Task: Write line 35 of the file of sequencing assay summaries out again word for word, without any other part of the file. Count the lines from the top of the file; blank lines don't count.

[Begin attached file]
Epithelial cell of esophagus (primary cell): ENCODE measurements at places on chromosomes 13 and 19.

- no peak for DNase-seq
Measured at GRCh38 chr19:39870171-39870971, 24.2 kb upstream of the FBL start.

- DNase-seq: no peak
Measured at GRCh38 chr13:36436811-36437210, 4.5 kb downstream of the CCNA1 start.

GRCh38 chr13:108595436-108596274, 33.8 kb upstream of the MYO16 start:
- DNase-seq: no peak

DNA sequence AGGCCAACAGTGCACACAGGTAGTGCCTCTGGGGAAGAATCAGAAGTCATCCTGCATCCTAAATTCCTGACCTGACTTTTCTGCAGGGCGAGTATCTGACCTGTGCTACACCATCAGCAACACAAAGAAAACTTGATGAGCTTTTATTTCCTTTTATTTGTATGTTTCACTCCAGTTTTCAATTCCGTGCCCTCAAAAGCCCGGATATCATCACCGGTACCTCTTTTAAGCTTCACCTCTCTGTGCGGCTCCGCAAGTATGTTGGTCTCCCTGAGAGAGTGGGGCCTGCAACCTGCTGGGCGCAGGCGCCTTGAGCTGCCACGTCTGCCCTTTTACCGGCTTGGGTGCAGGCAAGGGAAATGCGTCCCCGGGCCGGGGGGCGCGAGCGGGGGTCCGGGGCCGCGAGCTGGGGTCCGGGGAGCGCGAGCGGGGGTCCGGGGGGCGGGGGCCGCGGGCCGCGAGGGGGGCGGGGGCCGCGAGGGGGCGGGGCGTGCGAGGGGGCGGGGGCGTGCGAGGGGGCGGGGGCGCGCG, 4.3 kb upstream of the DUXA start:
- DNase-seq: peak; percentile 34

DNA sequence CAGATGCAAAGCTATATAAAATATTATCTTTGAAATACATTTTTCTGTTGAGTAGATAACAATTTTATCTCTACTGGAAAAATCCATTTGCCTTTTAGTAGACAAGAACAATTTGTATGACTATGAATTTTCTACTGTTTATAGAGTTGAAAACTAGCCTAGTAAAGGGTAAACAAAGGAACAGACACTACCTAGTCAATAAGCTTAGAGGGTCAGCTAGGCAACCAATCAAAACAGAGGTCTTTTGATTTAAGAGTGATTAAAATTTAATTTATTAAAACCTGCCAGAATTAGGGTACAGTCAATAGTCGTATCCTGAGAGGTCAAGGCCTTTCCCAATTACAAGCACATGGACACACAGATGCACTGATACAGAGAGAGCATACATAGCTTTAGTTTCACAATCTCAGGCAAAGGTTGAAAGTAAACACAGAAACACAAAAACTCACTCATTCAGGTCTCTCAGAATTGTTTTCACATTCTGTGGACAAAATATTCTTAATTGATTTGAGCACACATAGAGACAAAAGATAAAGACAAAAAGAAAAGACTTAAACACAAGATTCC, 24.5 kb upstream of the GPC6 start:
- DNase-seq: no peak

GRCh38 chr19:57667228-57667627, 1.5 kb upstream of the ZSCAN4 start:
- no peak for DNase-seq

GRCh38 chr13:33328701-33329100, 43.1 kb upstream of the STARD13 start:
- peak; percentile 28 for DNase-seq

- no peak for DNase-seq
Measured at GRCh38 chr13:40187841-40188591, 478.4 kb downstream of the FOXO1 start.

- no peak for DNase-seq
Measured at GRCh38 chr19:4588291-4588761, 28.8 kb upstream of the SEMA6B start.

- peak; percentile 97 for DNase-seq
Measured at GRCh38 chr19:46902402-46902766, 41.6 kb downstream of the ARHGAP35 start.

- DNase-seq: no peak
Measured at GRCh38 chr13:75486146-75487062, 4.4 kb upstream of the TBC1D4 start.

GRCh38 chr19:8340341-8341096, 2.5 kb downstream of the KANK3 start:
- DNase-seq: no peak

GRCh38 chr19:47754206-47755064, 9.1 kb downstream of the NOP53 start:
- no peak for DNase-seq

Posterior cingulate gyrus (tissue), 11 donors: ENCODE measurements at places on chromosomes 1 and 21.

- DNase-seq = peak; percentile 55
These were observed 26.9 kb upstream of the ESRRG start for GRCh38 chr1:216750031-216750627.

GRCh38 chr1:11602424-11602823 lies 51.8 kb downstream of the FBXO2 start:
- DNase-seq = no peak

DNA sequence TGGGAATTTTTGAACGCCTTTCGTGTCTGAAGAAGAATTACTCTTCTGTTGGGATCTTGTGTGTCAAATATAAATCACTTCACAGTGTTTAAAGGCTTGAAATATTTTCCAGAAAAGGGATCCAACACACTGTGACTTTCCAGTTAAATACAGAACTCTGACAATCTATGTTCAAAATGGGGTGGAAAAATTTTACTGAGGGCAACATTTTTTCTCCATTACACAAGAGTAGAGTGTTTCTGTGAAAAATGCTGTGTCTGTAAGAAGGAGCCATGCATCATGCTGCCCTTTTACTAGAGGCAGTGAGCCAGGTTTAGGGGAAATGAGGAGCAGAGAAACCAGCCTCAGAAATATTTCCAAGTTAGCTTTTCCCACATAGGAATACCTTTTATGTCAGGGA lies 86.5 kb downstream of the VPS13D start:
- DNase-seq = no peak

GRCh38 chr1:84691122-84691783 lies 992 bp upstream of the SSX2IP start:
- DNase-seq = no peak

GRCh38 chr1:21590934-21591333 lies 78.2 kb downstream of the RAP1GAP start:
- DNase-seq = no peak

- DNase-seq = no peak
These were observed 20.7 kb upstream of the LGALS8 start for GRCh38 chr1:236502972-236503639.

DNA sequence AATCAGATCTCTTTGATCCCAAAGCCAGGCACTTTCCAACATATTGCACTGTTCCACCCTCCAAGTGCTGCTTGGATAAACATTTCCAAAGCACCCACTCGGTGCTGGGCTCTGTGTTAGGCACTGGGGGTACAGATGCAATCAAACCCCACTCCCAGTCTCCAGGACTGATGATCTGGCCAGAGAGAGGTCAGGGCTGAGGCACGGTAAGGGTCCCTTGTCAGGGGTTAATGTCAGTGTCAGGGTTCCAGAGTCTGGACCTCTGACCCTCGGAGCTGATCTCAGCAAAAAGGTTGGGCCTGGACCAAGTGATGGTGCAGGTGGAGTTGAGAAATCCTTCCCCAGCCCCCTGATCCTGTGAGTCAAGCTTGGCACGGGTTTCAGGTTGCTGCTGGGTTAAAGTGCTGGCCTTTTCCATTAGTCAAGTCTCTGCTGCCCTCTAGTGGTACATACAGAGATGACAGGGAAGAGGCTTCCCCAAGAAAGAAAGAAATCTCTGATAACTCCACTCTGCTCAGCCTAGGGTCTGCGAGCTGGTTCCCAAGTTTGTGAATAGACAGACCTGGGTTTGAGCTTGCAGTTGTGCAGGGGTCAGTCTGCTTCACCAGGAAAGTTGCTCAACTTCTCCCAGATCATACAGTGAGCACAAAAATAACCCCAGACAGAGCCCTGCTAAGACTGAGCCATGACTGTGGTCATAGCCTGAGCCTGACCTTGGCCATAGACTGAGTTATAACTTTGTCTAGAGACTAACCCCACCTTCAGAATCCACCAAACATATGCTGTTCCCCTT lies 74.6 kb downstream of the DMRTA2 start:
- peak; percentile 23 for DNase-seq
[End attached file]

GRCh38 chr1:84691122-84691783 lies 992 bp upstream of the SSX2IP start: